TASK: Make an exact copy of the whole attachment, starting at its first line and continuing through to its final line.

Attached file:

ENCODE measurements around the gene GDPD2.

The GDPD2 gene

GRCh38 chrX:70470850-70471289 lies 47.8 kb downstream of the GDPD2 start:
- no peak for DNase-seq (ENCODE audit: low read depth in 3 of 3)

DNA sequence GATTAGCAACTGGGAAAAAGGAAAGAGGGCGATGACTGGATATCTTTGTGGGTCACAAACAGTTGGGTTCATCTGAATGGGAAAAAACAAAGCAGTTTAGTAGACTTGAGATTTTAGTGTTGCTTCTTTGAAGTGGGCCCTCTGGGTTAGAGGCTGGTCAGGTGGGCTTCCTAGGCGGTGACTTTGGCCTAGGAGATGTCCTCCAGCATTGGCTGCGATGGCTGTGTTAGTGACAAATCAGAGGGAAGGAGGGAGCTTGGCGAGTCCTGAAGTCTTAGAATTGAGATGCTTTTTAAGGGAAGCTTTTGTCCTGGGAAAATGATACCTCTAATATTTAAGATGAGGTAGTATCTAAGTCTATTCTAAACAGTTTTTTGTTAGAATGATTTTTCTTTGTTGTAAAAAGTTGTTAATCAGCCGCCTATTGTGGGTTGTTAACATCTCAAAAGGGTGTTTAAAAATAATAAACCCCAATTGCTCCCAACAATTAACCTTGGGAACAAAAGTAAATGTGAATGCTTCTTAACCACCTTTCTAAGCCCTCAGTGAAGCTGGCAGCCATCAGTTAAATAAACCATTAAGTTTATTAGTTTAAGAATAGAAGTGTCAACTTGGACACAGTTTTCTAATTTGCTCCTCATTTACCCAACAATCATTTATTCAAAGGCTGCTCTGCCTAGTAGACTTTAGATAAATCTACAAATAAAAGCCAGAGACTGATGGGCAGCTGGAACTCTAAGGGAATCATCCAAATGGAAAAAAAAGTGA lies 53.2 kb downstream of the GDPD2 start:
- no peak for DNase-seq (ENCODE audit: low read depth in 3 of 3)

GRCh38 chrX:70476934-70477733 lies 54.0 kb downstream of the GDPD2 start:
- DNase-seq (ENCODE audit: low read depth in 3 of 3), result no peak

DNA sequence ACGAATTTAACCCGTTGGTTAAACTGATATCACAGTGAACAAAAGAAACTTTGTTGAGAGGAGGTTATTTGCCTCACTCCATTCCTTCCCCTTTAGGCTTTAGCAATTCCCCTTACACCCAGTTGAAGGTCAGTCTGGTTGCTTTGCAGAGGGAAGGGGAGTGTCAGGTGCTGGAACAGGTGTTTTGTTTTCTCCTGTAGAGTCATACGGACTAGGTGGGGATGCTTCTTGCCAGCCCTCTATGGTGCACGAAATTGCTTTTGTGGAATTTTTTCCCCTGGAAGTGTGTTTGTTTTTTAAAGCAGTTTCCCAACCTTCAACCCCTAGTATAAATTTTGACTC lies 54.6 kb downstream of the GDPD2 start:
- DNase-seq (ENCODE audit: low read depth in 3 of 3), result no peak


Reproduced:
ENCODE measurements around the gene GDPD2.

The GDPD2 gene

GRCh38 chrX:70470850-70471289 lies 47.8 kb downstream of the GDPD2 start:
- no peak for DNase-seq (ENCODE audit: low read depth in 3 of 3)

DNA sequence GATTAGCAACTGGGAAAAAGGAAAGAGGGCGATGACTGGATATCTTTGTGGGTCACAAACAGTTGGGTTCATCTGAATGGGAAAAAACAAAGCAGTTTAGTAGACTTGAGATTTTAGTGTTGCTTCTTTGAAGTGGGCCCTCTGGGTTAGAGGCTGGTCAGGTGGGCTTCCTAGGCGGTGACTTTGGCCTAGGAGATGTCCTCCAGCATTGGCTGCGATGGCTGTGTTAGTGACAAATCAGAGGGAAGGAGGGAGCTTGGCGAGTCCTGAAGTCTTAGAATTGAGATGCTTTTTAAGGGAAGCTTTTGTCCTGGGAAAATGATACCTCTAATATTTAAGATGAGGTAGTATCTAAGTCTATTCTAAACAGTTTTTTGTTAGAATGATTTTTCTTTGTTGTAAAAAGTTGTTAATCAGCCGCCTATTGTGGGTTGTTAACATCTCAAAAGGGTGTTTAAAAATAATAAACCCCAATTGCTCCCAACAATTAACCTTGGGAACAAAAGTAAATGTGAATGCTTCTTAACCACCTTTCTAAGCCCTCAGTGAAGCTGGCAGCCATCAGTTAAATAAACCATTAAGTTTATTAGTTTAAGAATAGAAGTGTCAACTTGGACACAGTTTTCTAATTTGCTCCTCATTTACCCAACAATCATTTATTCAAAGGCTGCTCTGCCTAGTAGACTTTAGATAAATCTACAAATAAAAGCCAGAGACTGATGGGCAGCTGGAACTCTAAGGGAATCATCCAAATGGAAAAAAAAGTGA lies 53.2 kb downstream of the GDPD2 start:
- no peak for DNase-seq (ENCODE audit: low read depth in 3 of 3)

GRCh38 chrX:70476934-70477733 lies 54.0 kb downstream of the GDPD2 start:
- DNase-seq (ENCODE audit: low read depth in 3 of 3), result no peak

DNA sequence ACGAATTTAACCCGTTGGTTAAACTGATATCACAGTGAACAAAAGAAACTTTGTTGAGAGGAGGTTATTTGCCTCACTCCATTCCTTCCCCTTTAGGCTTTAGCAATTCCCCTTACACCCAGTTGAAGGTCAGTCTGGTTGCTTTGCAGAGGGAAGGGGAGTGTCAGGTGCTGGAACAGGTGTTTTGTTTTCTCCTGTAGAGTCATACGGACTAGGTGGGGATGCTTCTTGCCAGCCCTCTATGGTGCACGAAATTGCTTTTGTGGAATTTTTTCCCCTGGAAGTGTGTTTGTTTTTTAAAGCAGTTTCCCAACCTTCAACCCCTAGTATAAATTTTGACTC lies 54.6 kb downstream of the GDPD2 start:
- DNase-seq (ENCODE audit: low read depth in 3 of 3), result no peak